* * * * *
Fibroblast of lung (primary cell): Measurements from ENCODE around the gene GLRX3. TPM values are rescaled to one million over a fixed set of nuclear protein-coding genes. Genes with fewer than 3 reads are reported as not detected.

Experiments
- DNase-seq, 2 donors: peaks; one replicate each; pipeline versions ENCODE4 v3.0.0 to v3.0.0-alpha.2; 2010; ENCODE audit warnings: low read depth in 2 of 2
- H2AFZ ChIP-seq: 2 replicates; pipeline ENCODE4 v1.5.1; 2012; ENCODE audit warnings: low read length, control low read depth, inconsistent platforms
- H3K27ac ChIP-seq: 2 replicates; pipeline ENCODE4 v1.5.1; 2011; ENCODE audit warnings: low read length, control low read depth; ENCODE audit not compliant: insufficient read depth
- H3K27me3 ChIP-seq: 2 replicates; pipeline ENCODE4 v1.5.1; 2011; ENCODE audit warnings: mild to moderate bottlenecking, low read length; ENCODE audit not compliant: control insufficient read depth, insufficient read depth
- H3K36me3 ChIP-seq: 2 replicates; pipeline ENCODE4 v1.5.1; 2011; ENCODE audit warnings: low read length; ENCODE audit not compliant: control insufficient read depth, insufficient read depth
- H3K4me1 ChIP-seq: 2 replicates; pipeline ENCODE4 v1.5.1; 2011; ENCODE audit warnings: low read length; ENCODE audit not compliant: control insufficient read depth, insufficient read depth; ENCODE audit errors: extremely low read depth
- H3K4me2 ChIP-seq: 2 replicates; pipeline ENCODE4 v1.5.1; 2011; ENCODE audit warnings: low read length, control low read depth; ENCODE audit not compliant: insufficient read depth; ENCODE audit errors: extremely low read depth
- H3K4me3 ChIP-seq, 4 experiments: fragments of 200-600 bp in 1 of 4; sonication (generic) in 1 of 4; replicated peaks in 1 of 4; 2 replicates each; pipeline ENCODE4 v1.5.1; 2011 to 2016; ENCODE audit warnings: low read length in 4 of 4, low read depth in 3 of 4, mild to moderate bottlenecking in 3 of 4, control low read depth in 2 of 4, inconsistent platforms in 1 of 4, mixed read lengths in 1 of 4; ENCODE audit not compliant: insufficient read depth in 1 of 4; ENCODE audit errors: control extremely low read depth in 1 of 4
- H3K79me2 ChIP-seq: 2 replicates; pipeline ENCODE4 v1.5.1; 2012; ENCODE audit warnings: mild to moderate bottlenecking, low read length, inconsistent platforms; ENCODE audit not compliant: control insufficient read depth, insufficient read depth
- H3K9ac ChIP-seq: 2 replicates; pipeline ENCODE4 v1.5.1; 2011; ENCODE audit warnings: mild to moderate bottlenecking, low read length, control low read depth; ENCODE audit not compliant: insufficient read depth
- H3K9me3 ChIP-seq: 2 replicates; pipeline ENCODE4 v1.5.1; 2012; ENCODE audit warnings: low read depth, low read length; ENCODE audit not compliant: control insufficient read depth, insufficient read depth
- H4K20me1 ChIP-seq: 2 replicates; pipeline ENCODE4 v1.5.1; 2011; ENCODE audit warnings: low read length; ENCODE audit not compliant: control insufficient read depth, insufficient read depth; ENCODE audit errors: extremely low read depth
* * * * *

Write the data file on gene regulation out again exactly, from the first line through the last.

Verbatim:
Fibroblast of lung (primary cell): Measurements from ENCODE around the gene GLRX3. TPM values are rescaled to one million over a fixed set of nuclear protein-coding genes. Genes with fewer than 3 reads are reported as not detected.

Experiments
- DNase-seq, 2 donors: peaks; one replicate each; pipeline versions ENCODE4 v3.0.0 to v3.0.0-alpha.2; 2010; ENCODE audit warnings: low read depth in 2 of 2
- H2AFZ ChIP-seq: 2 replicates; pipeline ENCODE4 v1.5.1; 2012; ENCODE audit warnings: low read length, control low read depth, inconsistent platforms
- H3K27ac ChIP-seq: 2 replicates; pipeline ENCODE4 v1.5.1; 2011; ENCODE audit warnings: low read length, control low read depth; ENCODE audit not compliant: insufficient read depth
- H3K27me3 ChIP-seq: 2 replicates; pipeline ENCODE4 v1.5.1; 2011; ENCODE audit warnings: mild to moderate bottlenecking, low read length; ENCODE audit not compliant: control insufficient read depth, insufficient read depth
- H3K36me3 ChIP-seq: 2 replicates; pipeline ENCODE4 v1.5.1; 2011; ENCODE audit warnings: low read length; ENCODE audit not compliant: control insufficient read depth, insufficient read depth
- H3K4me1 ChIP-seq: 2 replicates; pipeline ENCODE4 v1.5.1; 2011; ENCODE audit warnings: low read length; ENCODE audit not compliant: control insufficient read depth, insufficient read depth; ENCODE audit errors: extremely low read depth
- H3K4me2 ChIP-seq: 2 replicates; pipeline ENCODE4 v1.5.1; 2011; ENCODE audit warnings: low read length, control low read depth; ENCODE audit not compliant: insufficient read depth; ENCODE audit errors: extremely low read depth
- H3K4me3 ChIP-seq, 4 experiments: fragments of 200-600 bp in 1 of 4; sonication (generic) in 1 of 4; replicated peaks in 1 of 4; 2 replicates each; pipeline ENCODE4 v1.5.1; 2011 to 2016; ENCODE audit warnings: low read length in 4 of 4, low read depth in 3 of 4, mild to moderate bottlenecking in 3 of 4, control low read depth in 2 of 4, inconsistent platforms in 1 of 4, mixed read lengths in 1 of 4; ENCODE audit not compliant: insufficient read depth in 1 of 4; ENCODE audit errors: control extremely low read depth in 1 of 4
- H3K79me2 ChIP-seq: 2 replicates; pipeline ENCODE4 v1.5.1; 2012; ENCODE audit warnings: mild to moderate bottlenecking, low read length, inconsistent platforms; ENCODE audit not compliant: control insufficient read depth, insufficient read depth
- H3K9ac ChIP-seq: 2 replicates; pipeline ENCODE4 v1.5.1; 2011; ENCODE audit warnings: mild to moderate bottlenecking, low read length, control low read depth; ENCODE audit not compliant: insufficient read depth
- H3K9me3 ChIP-seq: 2 replicates; pipeline ENCODE4 v1.5.1; 2012; ENCODE audit warnings: low read depth, low read length; ENCODE audit not compliant: control insufficient read depth, insufficient read depth
- H4K20me1 ChIP-seq: 2 replicates; pipeline ENCODE4 v1.5.1; 2011; ENCODE audit warnings: low read length; ENCODE audit not compliant: control insufficient read depth, insufficient read depth; ENCODE audit errors: extremely low read depth